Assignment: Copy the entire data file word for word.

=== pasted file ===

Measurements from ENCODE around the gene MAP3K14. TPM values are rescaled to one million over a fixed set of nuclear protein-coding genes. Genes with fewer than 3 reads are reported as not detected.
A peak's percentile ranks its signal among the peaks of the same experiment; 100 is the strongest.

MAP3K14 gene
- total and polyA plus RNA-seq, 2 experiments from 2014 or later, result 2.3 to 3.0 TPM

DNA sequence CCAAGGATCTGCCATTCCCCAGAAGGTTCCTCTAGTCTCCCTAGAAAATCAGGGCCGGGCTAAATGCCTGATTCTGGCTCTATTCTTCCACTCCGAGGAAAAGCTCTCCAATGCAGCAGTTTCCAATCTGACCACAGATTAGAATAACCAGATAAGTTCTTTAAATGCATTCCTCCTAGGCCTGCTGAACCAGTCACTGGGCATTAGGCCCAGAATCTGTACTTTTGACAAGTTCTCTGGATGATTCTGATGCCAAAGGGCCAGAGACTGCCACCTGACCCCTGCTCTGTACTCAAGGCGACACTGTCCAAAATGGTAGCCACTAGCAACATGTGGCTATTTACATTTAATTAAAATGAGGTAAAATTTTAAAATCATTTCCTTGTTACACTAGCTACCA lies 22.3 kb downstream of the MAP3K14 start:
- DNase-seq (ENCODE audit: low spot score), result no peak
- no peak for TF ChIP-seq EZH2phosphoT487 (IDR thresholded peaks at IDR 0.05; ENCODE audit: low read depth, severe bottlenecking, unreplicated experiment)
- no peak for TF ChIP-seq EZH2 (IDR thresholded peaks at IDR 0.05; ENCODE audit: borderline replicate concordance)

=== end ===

Measurements from ENCODE around the gene MAP3K14. TPM values are rescaled to one million over a fixed set of nuclear protein-coding genes. Genes with fewer than 3 reads are reported as not detected.
A peak's percentile ranks its signal among the peaks of the same experiment; 100 is the strongest.

MAP3K14 gene
- total and polyA plus RNA-seq, 2 experiments from 2014 or later, result 2.3 to 3.0 TPM

DNA sequence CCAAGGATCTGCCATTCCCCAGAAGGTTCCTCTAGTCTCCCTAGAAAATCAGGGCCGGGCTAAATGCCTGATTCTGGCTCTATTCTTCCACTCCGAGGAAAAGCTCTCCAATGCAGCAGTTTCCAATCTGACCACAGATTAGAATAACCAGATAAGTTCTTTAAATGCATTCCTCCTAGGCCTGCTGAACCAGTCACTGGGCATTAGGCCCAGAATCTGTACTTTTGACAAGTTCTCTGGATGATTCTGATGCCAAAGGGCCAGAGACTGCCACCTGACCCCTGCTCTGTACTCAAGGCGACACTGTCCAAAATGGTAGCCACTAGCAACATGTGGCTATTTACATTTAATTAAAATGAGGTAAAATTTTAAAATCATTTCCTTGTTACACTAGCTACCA lies 22.3 kb downstream of the MAP3K14 start:
- DNase-seq (ENCODE audit: low spot score), result no peak
- no peak for TF ChIP-seq EZH2phosphoT487 (IDR thresholded peaks at IDR 0.05; ENCODE audit: low read depth, severe bottlenecking, unreplicated experiment)
- no peak for TF ChIP-seq EZH2 (IDR thresholded peaks at IDR 0.05; ENCODE audit: borderline replicate concordance)